Aileen: Life and Death of a Serial Killer (2003)    2 Stars


Aileen: Life and Death of a Serial Killer (2003)

Director: Nick Broomfield

Cast: Aileen Wuornos, Nick Broomfield, Terry Humphreys-Slay

Synopsis: Nick Broomfield’s second documentary on Aileen Carol Wuornos, a highway prostitute who was executed in 2002 for killing seven men in the state of Florida. This second installment includes the filmmaker’s testimony at Wournous’s trial.




Aileen Wuornos was one of those people who seem destined for a life of misery from the outset. She came from what would commonly be termed trailer-trash stock. Her father, whom she never met, was imprisoned for the rape and attempted murder of a seven-year-old girl; her mother abandoned her and her brother to the care of their grandparents when Aileen was just a toddler. According to Wuornos, her alcoholic grandfather frequently sexually assaulted and raped her. By the time she was eleven, she was already engaging in sexual acts in return for cigarettes and drugs. One witness at her trial recalls how although he regularly saw Wuornos for sex, if she tried to approach him in public he would ‘throw rocks’ at her. It was perhaps inevitable that she would eventually fall pregnant — and, so twisted was her life, it was almost equally inevitable that the pregnancy would not occur as a result of these consensual sexual encounters, but after she was raped by a friend of her grandfather’s. The baby was immediately handed over for adoption, and a few months later Aileen dropped out of school. Following the death of her grandmother, Aileen’s grandfather threw her out of the family home. She lived rough in nearby woods and supported herself by prostitution.

Of course, as wretched and tragic all this troubled history is, it fails to excuse Wuornos for the murder of seven men for which she was sentenced to death, but it does at least provide an insight into the influences that shaped America’s first female serial killer, and a scathing condemnation of a society that allows such abuse to go unpunished and set in motion a vicious and deadly cycle. Nick Broomfield’s film, the second he has made on the subject of Wuornos, takes a lot of care in explaining Aileen’s history. Whether Broomfield does this to offer some kind of mitigation for what she did, or to perhaps explain how he was convinced by Wuornos that she was innocent of the crimes, is debatable, but whatever the reason Aileen: Life and Death of a Serial Killer paints a unique picture of a severely damaged woman and the quite frankly grotesque world in which she lived. Everything about Aileen Wuornos’s life was mean and dirty and worthless, and just a glimpse of it is enough to fill the viewer with despair.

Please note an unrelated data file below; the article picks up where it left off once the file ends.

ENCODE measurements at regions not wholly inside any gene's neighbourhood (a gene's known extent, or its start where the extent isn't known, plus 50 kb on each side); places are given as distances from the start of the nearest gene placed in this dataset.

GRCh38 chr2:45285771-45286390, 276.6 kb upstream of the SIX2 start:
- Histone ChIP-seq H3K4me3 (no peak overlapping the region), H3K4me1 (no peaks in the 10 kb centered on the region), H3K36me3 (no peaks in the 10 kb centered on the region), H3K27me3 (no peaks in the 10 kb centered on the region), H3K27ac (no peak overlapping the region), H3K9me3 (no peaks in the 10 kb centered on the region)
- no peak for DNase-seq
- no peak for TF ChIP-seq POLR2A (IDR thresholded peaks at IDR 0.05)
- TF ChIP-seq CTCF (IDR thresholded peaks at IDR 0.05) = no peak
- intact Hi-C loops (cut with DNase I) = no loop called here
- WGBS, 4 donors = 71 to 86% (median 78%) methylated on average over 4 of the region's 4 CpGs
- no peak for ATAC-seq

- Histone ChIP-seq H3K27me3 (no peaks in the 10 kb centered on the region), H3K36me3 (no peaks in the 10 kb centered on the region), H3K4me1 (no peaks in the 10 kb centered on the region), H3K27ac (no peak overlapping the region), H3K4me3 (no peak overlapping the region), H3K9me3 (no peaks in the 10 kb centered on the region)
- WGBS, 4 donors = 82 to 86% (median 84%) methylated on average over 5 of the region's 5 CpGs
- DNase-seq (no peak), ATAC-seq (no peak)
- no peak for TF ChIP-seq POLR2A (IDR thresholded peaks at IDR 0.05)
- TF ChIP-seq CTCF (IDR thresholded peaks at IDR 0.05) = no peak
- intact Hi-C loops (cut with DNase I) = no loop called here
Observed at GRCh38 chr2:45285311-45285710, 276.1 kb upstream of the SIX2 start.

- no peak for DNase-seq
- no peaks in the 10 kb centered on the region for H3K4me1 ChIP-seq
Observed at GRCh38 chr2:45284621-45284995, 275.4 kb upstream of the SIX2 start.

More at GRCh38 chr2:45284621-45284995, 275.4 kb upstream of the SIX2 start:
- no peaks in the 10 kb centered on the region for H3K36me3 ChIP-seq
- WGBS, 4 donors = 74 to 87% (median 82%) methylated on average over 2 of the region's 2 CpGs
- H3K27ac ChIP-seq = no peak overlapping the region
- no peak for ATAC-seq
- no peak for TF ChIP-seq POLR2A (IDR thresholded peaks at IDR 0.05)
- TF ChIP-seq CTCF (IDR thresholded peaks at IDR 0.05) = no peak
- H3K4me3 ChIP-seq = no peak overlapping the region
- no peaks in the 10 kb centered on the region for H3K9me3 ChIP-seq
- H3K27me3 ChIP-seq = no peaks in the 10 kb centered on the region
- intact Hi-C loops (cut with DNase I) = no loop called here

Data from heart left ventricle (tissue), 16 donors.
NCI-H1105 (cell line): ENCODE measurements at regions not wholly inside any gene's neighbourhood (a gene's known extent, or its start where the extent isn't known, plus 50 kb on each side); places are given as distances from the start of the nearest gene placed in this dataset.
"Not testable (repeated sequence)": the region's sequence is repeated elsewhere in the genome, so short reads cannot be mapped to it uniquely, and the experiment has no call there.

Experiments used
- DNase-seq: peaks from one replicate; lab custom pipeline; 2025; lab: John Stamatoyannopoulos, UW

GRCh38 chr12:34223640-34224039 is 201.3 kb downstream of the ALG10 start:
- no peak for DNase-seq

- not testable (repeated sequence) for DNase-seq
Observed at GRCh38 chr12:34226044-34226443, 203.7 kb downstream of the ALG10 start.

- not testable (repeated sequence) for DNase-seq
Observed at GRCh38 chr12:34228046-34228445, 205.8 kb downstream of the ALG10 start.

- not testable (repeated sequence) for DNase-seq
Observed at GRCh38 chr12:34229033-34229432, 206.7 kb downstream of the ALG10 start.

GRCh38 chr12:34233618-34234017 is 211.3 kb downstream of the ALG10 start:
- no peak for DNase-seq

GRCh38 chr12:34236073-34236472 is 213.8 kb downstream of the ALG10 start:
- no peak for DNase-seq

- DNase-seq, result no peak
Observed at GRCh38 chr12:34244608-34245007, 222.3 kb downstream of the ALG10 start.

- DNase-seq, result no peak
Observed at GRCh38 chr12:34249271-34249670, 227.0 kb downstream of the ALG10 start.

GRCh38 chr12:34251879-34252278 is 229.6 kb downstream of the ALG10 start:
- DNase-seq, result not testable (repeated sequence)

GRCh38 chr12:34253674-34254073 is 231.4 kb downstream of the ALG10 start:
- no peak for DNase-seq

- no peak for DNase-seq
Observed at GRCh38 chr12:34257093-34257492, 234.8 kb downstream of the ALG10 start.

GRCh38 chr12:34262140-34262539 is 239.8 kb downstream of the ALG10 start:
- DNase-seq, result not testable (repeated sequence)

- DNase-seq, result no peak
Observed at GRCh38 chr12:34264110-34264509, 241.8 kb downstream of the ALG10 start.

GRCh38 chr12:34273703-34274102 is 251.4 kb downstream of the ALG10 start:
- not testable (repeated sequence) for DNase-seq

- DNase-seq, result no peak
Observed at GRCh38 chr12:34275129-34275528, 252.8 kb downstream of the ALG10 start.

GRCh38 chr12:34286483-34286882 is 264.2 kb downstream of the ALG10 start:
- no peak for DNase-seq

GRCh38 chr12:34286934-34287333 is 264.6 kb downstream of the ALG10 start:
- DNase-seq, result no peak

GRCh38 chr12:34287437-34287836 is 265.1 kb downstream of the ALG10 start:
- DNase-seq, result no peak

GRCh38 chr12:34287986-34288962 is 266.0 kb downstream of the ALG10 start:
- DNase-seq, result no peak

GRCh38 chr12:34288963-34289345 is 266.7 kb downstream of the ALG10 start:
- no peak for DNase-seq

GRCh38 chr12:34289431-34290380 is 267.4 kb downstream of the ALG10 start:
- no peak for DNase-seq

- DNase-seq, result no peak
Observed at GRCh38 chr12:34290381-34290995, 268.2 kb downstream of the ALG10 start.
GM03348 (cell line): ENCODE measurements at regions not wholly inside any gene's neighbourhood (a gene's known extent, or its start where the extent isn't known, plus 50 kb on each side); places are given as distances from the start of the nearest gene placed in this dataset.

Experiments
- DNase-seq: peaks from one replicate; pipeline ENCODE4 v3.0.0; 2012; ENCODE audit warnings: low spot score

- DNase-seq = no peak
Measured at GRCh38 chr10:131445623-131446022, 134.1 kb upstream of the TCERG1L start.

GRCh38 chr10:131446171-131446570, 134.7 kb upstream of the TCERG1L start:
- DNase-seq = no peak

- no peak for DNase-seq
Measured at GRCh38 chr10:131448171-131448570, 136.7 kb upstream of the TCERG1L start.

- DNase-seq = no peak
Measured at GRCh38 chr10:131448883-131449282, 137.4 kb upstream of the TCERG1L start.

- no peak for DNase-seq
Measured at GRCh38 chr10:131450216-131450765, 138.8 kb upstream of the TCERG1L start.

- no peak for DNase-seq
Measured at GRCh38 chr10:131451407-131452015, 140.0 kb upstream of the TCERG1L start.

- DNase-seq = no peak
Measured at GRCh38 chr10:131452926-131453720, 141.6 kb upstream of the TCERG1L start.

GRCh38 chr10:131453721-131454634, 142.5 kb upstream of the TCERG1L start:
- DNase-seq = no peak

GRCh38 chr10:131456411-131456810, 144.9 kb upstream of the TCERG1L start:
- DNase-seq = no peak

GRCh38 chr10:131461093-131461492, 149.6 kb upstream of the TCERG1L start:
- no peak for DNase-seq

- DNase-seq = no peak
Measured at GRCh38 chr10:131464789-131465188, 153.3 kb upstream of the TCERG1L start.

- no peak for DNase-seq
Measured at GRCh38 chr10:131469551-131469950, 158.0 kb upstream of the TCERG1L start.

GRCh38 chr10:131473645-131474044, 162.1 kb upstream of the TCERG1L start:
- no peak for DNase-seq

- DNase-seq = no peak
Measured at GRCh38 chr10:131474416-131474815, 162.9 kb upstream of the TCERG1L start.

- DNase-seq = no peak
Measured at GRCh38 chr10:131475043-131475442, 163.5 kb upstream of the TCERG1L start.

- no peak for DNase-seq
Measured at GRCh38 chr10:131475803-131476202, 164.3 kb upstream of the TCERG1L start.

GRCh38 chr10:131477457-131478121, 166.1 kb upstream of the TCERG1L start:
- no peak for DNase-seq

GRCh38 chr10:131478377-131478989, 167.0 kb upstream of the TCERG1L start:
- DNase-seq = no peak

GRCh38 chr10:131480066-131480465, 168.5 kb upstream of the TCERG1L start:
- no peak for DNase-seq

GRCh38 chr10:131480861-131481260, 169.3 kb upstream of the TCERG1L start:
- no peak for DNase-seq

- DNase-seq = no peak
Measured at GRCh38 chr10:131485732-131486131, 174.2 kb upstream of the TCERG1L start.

After more than thirty years of being abused — and abusing: she once beat her seventy-six-year-old husband with his own cane — Wuornos gave up on men and embarked on a relationship with Tyra Moore, a hotel maid. The couple survived — barely — on Wuornos’s earnings from prostitution. Moore too would betray Wuornos when the police finally apprehended them for the murders by coaxing her into confessing in return for immunity from prosecution. Broomfield’s earlier movie focused on the media circus that surrounded Wuornos’s trial and its exploitation by various parties — including police officers and lawyers — to negotiate lucrative movie deals, while Aileen: Life and Death of a Serial Killer concentrates more on her deteriorating mental state as the date for her execution draws near. Tired of living on Death Row, Wuornos wanted to die — but whether she was psychologically capable to face execution was debatable. Broomfield’s movie suggests that the authorities were as keen to get her off their hands as she was to be off of Death Row.

It’s fairly obvious that Wuornos was unstable. The open, friendly image she sometimes projects turns into wild-eyed rage in an instant, and her paranoia worsens considerably as the date for her execution draws near. In Broomfield’s final interview with her, she claims that the authorities are bombarding her head with sonic pressure, possibly through the TV or mirror in her cell, and that when she dies she will be beamed up to a spacecraft, Star Trek-style. These comments come just one day after she has been found sane enough to be executed.

Ironically, the cast of characters in this movie would probably be considered too far-fetched for a fiction movie. There’s Steve Glazer, Wuornos’s inept pot-smoking defence counsel during the trial. Heavily-bearded, overweight and sporting a natural Afro, he operated under the name of Dr. Legal, and was so far out of his depth it’s a wonder that he ever managed to resurface; there’s the neighbourhood paedophile from Wuornos’s childhood who liked to pick at the shells of freshly-laid eggs before the chicks inside were ready to hatch (a hideously suitable metaphor for his depraved sexual proclivities), there’s the cadaverous cross-dresser with whom Wuornos briefly shared a hideout in the woods as a teenager; there’s the former girlfriend who believes lesbians and homosexuals didn’t even exist before Aileen Wuornos came along; there’s even a guy called The Human Bomb.

And then there’s Aileen herself, a weathered, haggard shell of a woman upon whose face every harsh and bruising day had left its mark. There’s little doubt that she was close to insane by the time of Broomfield’s final interview, clinging onto whatever remained of her sanity in order to ensure nothing delayed her execution. The way in which she switches seamlessly from an apparently lucid and reasonable woman into a shrieking, bulging-eyed harridan is something to see. It’s a truly frightening transformation, and it’s not difficult to put oneself in the position of those men who were her victims, and imagine how they too must have seen that same rage on her face in the fading seconds of their lives…